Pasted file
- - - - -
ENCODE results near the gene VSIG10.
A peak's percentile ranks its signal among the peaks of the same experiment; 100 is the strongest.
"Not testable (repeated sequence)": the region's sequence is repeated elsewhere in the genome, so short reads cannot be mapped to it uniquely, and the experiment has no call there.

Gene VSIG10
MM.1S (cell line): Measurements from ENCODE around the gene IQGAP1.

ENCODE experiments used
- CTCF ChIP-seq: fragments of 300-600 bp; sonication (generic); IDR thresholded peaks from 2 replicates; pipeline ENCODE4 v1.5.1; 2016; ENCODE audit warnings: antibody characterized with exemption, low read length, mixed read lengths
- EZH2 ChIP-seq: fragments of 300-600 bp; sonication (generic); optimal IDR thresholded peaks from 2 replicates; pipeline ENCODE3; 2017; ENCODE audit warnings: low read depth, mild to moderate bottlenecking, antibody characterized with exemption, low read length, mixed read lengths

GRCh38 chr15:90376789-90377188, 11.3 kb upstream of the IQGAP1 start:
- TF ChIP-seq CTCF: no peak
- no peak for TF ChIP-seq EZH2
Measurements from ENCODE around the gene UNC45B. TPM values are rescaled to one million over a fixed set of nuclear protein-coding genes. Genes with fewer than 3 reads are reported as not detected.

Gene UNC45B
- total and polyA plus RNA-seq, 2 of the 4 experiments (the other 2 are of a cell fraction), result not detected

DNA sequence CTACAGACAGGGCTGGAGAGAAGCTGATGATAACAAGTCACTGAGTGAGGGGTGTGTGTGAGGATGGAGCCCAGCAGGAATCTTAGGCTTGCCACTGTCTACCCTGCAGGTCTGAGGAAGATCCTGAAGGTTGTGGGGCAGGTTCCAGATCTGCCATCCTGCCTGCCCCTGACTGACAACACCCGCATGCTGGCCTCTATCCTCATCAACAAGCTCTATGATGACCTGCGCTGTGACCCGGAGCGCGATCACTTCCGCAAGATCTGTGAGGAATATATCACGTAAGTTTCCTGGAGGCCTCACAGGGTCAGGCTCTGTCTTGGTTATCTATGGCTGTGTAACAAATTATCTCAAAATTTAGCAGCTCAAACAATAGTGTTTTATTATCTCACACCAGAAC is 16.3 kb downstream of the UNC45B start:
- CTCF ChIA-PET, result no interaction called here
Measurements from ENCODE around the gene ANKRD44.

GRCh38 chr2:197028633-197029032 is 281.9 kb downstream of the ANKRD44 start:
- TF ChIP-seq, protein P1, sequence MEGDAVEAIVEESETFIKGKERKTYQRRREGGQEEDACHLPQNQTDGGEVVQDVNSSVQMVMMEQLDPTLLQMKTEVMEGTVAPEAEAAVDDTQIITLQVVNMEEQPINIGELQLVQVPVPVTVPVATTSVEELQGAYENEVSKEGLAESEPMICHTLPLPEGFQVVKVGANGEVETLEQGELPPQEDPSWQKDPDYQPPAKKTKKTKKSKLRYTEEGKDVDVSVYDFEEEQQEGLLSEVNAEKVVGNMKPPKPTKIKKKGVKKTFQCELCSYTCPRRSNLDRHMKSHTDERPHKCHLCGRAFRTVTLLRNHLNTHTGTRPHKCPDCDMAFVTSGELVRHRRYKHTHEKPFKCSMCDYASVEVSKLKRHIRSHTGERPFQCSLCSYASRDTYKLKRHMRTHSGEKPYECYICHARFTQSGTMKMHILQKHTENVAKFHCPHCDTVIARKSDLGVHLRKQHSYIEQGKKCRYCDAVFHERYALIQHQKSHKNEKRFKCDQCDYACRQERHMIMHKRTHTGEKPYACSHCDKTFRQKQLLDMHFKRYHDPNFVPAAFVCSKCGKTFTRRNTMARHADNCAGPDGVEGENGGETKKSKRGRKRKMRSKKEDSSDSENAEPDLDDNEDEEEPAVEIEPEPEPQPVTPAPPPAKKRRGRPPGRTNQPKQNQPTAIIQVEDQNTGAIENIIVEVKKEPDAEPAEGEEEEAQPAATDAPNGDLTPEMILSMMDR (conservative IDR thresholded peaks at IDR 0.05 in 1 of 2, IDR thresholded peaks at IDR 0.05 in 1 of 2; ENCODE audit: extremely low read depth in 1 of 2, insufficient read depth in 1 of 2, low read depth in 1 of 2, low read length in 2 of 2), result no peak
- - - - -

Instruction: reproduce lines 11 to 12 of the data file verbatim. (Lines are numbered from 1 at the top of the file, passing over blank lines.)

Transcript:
- no peak for TF ChIP-seq EZH2
Measurements from ENCODE around the gene UNC45B. TPM values are rescaled to one million over a fixed set of nuclear protein-coding genes. Genes with fewer than 3 reads are reported as not detected.